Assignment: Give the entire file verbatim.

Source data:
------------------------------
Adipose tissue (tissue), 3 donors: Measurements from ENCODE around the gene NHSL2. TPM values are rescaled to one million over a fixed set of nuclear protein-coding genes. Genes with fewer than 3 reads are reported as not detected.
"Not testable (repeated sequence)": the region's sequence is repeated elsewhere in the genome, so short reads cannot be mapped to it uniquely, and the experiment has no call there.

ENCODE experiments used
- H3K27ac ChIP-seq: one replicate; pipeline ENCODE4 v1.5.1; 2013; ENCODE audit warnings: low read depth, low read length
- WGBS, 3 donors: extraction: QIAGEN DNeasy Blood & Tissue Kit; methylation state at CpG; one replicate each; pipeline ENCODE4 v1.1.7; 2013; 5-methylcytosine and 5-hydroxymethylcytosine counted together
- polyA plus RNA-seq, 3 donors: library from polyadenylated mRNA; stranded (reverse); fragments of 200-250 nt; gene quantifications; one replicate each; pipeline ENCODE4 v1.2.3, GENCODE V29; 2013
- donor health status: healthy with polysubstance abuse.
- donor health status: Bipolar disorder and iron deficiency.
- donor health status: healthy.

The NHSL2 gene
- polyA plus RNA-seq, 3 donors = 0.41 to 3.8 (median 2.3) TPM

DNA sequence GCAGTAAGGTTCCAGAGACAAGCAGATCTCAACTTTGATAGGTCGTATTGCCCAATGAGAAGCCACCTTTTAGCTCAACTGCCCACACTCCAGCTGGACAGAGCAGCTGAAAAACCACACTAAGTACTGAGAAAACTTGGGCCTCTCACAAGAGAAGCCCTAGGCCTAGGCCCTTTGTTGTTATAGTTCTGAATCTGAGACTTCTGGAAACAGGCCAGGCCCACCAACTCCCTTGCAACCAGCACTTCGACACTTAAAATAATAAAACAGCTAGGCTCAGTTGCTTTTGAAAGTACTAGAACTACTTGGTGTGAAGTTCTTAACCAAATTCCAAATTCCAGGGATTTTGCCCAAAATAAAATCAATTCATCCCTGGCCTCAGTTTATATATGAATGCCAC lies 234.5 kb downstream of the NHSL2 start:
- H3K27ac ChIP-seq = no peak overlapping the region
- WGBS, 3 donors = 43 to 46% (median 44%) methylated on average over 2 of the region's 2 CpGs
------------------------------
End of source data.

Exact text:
Adipose tissue (tissue), 3 donors: Measurements from ENCODE around the gene NHSL2. TPM values are rescaled to one million over a fixed set of nuclear protein-coding genes. Genes with fewer than 3 reads are reported as not detected.
"Not testable (repeated sequence)": the region's sequence is repeated elsewhere in the genome, so short reads cannot be mapped to it uniquely, and the experiment has no call there.

ENCODE experiments used
- H3K27ac ChIP-seq: one replicate; pipeline ENCODE4 v1.5.1; 2013; ENCODE audit warnings: low read depth, low read length
- WGBS, 3 donors: extraction: QIAGEN DNeasy Blood & Tissue Kit; methylation state at CpG; one replicate each; pipeline ENCODE4 v1.1.7; 2013; 5-methylcytosine and 5-hydroxymethylcytosine counted together
- polyA plus RNA-seq, 3 donors: library from polyadenylated mRNA; stranded (reverse); fragments of 200-250 nt; gene quantifications; one replicate each; pipeline ENCODE4 v1.2.3, GENCODE V29; 2013
- donor health status: healthy with polysubstance abuse.
- donor health status: Bipolar disorder and iron deficiency.
- donor health status: healthy.

The NHSL2 gene
- polyA plus RNA-seq, 3 donors = 0.41 to 3.8 (median 2.3) TPM

DNA sequence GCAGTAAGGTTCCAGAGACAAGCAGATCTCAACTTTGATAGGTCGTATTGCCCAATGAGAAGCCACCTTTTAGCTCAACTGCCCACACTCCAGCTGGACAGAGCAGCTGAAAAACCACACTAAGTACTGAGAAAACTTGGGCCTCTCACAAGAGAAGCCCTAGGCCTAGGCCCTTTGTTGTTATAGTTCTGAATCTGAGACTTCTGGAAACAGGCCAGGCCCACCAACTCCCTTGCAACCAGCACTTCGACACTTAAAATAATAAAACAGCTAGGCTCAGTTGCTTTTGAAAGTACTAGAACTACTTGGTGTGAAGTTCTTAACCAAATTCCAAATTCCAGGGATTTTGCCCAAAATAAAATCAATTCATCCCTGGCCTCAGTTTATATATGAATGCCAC lies 234.5 kb downstream of the NHSL2 start:
- H3K27ac ChIP-seq = no peak overlapping the region
- WGBS, 3 donors = 43 to 46% (median 44%) methylated on average over 2 of the region's 2 CpGs